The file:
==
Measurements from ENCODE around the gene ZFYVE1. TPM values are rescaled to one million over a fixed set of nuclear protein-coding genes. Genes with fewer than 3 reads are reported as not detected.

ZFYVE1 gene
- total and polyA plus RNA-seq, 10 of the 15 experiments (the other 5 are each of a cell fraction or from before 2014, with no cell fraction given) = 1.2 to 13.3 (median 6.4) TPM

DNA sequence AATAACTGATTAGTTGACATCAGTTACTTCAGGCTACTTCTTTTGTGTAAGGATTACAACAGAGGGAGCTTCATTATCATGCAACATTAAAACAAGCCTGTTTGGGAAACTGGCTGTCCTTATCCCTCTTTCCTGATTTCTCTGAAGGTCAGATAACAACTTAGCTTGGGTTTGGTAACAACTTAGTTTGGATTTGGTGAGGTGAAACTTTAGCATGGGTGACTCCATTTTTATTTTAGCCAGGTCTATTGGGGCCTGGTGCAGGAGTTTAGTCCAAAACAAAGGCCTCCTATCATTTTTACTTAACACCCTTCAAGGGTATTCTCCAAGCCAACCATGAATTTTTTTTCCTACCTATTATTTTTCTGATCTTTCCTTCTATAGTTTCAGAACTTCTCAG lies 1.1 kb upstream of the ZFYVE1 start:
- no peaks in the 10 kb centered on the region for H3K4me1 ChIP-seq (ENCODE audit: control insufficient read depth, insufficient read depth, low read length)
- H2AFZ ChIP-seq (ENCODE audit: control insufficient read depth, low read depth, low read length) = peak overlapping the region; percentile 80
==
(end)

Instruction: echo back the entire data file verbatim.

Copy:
Measurements from ENCODE around the gene ZFYVE1. TPM values are rescaled to one million over a fixed set of nuclear protein-coding genes. Genes with fewer than 3 reads are reported as not detected.

ZFYVE1 gene
- total and polyA plus RNA-seq, 10 of the 15 experiments (the other 5 are each of a cell fraction or from before 2014, with no cell fraction given) = 1.2 to 13.3 (median 6.4) TPM

DNA sequence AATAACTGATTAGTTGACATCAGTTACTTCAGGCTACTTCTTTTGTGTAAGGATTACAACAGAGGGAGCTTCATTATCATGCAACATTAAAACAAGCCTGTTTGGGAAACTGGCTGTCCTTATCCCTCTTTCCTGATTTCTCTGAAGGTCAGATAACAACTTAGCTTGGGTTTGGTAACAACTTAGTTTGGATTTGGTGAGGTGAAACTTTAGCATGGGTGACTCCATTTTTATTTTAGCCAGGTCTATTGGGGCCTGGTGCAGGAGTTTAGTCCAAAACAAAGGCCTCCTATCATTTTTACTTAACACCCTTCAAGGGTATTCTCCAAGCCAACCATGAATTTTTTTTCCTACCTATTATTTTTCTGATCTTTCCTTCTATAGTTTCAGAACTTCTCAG lies 1.1 kb upstream of the ZFYVE1 start:
- no peaks in the 10 kb centered on the region for H3K4me1 ChIP-seq (ENCODE audit: control insufficient read depth, insufficient read depth, low read length)
- H2AFZ ChIP-seq (ENCODE audit: control insufficient read depth, low read depth, low read length) = peak overlapping the region; percentile 80